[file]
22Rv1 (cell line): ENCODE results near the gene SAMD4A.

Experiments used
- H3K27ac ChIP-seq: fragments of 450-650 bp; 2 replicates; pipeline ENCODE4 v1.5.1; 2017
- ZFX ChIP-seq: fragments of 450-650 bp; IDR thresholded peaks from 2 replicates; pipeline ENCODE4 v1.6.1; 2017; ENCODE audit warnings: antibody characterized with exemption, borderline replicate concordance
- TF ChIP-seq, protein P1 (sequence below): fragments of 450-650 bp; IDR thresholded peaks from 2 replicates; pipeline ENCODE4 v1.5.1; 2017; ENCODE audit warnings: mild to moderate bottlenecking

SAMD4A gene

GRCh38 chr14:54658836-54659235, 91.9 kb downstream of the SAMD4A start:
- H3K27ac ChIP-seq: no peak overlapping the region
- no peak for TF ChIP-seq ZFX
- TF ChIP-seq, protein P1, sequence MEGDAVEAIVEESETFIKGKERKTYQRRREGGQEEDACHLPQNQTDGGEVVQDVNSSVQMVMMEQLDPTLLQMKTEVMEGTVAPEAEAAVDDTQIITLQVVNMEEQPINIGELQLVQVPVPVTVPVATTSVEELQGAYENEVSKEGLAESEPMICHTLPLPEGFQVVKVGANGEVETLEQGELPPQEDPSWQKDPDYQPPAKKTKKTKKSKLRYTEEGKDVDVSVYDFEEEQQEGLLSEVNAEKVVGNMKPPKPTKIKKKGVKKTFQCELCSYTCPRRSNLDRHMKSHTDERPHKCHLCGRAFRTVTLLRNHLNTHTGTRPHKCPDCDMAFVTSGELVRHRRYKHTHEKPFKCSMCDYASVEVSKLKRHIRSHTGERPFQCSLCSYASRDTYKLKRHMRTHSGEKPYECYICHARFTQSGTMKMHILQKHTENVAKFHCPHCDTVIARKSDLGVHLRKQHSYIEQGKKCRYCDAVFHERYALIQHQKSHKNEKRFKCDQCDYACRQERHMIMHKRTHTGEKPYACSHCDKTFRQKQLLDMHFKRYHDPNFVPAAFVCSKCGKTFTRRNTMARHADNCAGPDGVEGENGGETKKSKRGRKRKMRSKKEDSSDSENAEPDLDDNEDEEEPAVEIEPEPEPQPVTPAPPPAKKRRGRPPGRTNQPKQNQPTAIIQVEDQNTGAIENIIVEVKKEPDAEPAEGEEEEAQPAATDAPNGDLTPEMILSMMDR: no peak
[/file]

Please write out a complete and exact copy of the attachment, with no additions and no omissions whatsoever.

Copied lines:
22Rv1 (cell line): ENCODE results near the gene SAMD4A.

Experiments used
- H3K27ac ChIP-seq: fragments of 450-650 bp; 2 replicates; pipeline ENCODE4 v1.5.1; 2017
- ZFX ChIP-seq: fragments of 450-650 bp; IDR thresholded peaks from 2 replicates; pipeline ENCODE4 v1.6.1; 2017; ENCODE audit warnings: antibody characterized with exemption, borderline replicate concordance
- TF ChIP-seq, protein P1 (sequence below): fragments of 450-650 bp; IDR thresholded peaks from 2 replicates; pipeline ENCODE4 v1.5.1; 2017; ENCODE audit warnings: mild to moderate bottlenecking

SAMD4A gene

GRCh38 chr14:54658836-54659235, 91.9 kb downstream of the SAMD4A start:
- H3K27ac ChIP-seq: no peak overlapping the region
- no peak for TF ChIP-seq ZFX
- TF ChIP-seq, protein P1, sequence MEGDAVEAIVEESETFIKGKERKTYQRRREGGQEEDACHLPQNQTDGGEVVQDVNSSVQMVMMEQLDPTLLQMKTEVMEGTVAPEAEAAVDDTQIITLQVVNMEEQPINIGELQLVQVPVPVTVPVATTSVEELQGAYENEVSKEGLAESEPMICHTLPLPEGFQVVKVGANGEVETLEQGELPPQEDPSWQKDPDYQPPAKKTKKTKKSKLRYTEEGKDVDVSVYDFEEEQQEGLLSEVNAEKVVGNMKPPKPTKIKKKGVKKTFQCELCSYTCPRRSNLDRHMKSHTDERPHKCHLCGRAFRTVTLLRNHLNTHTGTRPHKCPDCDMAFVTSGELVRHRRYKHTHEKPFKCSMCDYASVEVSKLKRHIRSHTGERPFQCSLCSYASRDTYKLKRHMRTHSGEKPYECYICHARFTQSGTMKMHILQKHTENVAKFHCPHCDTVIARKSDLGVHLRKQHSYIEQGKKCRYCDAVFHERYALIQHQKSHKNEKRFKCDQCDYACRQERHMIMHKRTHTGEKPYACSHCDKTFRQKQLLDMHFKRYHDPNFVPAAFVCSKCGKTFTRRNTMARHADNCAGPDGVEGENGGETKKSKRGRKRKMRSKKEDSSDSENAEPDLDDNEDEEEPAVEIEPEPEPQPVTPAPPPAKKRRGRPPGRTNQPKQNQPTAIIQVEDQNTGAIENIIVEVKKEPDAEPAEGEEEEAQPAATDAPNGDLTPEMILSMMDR: no peak